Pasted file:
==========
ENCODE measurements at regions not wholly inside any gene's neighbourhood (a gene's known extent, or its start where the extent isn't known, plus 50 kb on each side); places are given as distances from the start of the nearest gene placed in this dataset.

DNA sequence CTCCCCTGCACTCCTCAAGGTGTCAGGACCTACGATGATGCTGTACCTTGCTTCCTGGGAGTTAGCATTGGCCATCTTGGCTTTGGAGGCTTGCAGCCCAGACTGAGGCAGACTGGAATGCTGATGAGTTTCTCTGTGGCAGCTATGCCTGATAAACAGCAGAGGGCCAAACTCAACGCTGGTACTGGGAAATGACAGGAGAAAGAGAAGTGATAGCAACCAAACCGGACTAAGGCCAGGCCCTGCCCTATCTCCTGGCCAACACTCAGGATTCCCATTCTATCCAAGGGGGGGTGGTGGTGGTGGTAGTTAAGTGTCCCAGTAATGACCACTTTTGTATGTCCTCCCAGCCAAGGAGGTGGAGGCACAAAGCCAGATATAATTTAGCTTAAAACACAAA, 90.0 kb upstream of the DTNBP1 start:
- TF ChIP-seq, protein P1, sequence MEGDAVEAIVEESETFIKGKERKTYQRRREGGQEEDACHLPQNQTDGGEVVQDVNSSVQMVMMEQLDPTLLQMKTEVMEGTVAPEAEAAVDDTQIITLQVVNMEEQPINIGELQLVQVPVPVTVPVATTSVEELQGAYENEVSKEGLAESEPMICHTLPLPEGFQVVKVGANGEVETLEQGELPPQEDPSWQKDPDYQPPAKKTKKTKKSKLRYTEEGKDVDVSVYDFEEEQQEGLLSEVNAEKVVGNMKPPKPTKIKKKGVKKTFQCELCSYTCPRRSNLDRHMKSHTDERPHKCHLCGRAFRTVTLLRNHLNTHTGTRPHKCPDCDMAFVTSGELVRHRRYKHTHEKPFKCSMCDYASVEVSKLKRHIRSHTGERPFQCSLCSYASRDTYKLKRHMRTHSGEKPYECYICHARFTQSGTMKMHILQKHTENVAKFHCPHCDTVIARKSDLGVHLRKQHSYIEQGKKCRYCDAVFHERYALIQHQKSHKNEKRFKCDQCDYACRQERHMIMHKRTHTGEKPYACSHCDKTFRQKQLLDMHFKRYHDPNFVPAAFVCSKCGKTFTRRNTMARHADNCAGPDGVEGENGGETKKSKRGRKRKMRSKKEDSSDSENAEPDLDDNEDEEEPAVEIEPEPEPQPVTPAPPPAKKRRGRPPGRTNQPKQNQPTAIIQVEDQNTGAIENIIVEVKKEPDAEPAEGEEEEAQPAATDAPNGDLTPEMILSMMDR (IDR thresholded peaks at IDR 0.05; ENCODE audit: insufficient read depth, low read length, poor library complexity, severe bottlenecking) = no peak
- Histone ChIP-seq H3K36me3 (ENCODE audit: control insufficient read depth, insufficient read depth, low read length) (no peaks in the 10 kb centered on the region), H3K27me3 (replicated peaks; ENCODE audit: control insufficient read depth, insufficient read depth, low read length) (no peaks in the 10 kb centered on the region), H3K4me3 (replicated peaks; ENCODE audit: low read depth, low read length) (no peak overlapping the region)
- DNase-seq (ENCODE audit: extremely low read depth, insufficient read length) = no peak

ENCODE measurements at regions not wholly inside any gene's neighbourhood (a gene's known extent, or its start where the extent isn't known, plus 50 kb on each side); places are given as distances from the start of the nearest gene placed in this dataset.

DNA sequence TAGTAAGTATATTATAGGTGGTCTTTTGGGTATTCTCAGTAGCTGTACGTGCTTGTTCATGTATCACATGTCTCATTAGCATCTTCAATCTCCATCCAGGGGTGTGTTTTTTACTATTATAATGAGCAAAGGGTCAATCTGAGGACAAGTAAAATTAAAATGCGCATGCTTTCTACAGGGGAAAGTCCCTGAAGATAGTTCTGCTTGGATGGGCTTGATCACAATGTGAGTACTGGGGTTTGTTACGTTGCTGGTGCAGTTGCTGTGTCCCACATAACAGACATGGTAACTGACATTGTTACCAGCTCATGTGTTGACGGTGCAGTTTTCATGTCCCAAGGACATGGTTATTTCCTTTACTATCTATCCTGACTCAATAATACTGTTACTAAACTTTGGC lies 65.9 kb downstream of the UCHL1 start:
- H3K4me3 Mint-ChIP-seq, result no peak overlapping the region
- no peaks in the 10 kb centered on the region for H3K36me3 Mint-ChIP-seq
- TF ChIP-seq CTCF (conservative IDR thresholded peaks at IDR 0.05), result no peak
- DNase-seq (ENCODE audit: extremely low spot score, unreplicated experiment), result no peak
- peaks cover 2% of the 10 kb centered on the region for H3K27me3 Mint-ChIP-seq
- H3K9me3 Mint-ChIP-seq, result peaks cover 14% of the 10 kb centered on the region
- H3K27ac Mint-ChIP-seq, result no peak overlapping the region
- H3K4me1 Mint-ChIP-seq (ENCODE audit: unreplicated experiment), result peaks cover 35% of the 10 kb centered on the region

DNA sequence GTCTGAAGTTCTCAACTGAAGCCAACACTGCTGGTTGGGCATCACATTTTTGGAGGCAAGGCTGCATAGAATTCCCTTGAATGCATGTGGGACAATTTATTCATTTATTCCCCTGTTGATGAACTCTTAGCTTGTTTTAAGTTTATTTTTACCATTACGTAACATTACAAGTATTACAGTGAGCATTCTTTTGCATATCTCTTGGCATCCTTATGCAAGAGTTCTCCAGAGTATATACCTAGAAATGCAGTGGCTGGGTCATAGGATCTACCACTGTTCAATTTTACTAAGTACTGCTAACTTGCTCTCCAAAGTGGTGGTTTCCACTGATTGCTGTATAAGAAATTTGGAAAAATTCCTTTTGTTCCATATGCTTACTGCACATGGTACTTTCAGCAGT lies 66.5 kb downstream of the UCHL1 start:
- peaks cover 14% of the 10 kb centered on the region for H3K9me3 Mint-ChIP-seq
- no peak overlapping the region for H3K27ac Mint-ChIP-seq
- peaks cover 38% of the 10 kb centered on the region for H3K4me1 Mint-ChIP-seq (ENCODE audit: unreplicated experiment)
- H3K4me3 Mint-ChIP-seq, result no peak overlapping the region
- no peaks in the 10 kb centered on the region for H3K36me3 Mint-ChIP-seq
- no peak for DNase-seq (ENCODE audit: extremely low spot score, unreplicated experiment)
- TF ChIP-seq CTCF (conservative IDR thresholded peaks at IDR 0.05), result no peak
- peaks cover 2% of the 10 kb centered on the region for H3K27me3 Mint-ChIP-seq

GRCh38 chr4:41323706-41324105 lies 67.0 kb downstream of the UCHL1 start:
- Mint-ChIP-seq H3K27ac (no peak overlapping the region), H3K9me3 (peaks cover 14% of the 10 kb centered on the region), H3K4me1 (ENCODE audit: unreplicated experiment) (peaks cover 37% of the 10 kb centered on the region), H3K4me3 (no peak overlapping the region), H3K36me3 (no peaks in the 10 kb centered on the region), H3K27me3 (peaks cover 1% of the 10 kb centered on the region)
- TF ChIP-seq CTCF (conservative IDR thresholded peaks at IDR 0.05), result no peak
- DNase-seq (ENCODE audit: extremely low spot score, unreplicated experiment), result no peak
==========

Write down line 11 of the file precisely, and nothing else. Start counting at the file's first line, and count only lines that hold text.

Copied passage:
- DNase-seq (ENCODE audit: extremely low spot score, unreplicated experiment), result no peak